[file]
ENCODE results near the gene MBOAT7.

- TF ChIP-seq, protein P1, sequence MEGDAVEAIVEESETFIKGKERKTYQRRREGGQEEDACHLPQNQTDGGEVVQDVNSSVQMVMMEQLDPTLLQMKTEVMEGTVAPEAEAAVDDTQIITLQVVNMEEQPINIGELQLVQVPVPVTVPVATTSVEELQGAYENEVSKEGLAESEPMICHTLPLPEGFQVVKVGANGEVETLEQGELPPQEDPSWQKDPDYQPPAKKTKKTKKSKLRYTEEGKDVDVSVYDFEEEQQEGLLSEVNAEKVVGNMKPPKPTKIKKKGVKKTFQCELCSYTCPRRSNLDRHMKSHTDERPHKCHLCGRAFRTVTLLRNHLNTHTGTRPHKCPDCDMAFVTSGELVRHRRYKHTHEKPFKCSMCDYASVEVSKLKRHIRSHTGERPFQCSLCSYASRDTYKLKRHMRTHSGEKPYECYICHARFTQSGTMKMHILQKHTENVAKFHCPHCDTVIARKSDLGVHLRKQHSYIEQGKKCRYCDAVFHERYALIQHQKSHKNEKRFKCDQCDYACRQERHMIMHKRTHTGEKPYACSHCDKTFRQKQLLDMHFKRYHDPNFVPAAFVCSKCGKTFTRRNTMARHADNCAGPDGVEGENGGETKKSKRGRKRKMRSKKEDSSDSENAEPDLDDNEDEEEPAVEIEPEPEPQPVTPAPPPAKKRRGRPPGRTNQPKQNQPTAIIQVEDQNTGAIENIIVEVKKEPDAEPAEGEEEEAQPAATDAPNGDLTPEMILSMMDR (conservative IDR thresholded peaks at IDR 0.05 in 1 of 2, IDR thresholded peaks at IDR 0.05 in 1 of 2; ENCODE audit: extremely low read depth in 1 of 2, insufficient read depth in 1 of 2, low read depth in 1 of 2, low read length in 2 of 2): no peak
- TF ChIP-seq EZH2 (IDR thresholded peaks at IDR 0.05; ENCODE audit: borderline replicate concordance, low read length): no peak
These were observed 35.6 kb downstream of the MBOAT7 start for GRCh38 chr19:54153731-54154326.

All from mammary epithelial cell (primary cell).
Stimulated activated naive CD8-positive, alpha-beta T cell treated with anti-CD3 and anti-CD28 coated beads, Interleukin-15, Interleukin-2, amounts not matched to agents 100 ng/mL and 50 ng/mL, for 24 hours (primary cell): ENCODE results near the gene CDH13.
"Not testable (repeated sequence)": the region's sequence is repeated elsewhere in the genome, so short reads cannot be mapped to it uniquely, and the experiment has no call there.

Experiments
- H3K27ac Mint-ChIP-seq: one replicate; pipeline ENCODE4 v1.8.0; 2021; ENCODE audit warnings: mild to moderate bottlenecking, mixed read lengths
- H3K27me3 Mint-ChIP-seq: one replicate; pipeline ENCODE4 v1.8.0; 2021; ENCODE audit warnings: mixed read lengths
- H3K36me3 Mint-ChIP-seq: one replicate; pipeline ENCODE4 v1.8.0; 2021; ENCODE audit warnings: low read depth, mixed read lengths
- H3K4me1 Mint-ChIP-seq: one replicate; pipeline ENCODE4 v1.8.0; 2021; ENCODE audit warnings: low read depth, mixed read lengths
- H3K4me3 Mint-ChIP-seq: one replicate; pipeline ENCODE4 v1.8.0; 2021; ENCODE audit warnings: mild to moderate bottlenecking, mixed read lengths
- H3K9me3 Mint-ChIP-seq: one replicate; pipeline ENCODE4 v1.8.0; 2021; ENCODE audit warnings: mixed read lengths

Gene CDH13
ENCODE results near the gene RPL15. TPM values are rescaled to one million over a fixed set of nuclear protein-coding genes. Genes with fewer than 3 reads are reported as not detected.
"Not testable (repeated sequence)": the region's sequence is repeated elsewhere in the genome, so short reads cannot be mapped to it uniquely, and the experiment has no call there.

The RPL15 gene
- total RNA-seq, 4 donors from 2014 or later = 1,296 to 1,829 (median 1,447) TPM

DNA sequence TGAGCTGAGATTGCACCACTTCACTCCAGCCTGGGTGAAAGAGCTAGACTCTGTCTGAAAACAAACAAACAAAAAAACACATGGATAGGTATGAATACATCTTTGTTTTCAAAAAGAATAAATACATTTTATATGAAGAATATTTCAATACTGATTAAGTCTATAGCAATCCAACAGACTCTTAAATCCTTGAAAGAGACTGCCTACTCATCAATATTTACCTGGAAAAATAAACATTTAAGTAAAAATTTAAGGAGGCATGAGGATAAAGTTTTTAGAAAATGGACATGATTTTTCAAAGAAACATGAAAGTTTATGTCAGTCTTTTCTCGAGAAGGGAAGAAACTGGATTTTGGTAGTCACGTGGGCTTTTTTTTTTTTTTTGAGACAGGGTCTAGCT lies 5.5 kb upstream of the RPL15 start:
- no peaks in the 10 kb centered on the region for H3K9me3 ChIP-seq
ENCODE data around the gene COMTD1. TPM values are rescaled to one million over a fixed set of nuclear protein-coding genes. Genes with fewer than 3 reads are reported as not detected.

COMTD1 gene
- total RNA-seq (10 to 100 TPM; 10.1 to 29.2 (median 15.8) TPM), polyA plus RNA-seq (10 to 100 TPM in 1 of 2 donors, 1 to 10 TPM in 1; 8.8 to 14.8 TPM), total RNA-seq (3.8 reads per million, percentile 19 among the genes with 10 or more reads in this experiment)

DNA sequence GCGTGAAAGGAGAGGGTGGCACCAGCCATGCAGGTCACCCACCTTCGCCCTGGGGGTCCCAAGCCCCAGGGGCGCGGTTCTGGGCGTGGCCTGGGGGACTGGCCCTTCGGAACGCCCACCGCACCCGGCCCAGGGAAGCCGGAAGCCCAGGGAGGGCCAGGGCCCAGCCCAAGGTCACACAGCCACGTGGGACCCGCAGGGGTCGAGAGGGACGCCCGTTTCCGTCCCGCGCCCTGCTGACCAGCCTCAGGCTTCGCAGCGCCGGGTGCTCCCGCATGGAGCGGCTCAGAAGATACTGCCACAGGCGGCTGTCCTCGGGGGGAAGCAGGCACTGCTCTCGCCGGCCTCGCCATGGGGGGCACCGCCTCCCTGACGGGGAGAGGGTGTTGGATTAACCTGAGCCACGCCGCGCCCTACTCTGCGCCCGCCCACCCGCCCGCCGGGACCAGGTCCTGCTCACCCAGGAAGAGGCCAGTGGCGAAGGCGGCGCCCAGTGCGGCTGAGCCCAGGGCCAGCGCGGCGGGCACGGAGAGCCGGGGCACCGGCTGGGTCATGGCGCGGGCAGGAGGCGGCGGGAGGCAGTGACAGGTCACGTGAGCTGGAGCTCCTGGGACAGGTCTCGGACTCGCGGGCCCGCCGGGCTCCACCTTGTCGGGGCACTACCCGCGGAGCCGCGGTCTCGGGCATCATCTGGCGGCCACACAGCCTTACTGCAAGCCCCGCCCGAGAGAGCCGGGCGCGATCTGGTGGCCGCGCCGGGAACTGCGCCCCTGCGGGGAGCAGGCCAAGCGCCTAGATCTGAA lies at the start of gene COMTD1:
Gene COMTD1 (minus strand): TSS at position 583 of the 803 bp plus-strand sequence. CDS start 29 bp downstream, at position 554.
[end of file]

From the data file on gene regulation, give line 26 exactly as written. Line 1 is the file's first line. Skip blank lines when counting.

Gene COMTD1 (minus strand): TSS at position 583 of the 803 bp plus-strand sequence. CDS start 29 bp downstream, at position 554.